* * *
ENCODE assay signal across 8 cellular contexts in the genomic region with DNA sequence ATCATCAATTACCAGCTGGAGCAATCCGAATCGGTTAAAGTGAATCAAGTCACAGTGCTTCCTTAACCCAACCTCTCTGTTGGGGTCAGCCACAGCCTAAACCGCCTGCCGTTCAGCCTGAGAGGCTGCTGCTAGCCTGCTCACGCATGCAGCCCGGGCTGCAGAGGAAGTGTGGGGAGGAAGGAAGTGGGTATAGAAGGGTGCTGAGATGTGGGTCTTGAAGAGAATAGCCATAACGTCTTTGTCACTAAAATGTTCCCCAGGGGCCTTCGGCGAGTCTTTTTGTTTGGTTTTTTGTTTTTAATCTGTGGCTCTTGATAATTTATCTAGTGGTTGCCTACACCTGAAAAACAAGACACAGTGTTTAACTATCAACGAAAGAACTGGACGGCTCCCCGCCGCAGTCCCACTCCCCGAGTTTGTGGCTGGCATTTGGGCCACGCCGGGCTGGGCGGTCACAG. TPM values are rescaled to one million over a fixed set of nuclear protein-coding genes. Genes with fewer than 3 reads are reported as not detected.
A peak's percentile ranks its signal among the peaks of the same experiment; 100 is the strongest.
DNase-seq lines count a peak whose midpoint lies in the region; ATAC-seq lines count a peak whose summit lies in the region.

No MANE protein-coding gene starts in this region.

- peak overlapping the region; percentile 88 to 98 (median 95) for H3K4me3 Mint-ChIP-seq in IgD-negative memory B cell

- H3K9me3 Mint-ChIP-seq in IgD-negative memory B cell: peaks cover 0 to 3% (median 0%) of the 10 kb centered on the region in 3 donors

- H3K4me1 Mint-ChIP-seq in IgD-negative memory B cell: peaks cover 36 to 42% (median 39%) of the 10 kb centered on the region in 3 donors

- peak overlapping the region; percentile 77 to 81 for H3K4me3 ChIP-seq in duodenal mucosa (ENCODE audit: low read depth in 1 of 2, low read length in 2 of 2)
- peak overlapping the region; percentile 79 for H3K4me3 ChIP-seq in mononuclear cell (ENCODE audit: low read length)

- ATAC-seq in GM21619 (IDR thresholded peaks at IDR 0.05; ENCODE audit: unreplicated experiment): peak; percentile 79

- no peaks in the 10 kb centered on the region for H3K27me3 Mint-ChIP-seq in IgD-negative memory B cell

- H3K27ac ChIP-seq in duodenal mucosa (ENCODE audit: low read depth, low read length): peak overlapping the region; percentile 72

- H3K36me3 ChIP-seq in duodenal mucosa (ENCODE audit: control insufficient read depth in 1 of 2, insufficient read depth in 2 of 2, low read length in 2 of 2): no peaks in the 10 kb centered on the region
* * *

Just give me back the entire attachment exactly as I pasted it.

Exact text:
ENCODE assay signal across 8 cellular contexts in the genomic region with DNA sequence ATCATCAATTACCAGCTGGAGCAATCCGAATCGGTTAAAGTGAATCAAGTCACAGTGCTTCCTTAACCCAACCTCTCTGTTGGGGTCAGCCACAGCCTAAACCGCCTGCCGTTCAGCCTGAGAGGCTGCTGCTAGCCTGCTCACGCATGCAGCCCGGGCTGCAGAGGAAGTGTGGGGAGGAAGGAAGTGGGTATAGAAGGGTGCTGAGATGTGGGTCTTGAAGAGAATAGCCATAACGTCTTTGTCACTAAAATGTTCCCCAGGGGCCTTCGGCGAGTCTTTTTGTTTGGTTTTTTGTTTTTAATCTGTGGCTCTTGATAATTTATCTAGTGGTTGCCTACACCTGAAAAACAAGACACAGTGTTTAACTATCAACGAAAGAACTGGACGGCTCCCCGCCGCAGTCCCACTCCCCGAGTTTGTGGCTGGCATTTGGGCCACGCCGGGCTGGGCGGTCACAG. TPM values are rescaled to one million over a fixed set of nuclear protein-coding genes. Genes with fewer than 3 reads are reported as not detected.
A peak's percentile ranks its signal among the peaks of the same experiment; 100 is the strongest.
DNase-seq lines count a peak whose midpoint lies in the region; ATAC-seq lines count a peak whose summit lies in the region.

No MANE protein-coding gene starts in this region.

- peak overlapping the region; percentile 88 to 98 (median 95) for H3K4me3 Mint-ChIP-seq in IgD-negative memory B cell

- H3K9me3 Mint-ChIP-seq in IgD-negative memory B cell: peaks cover 0 to 3% (median 0%) of the 10 kb centered on the region in 3 donors

- H3K4me1 Mint-ChIP-seq in IgD-negative memory B cell: peaks cover 36 to 42% (median 39%) of the 10 kb centered on the region in 3 donors

- peak overlapping the region; percentile 77 to 81 for H3K4me3 ChIP-seq in duodenal mucosa (ENCODE audit: low read depth in 1 of 2, low read length in 2 of 2)
- peak overlapping the region; percentile 79 for H3K4me3 ChIP-seq in mononuclear cell (ENCODE audit: low read length)

- ATAC-seq in GM21619 (IDR thresholded peaks at IDR 0.05; ENCODE audit: unreplicated experiment): peak; percentile 79

- no peaks in the 10 kb centered on the region for H3K27me3 Mint-ChIP-seq in IgD-negative memory B cell

- H3K27ac ChIP-seq in duodenal mucosa (ENCODE audit: low read depth, low read length): peak overlapping the region; percentile 72

- H3K36me3 ChIP-seq in duodenal mucosa (ENCODE audit: control insufficient read depth in 1 of 2, insufficient read depth in 2 of 2, low read length in 2 of 2): no peaks in the 10 kb centered on the region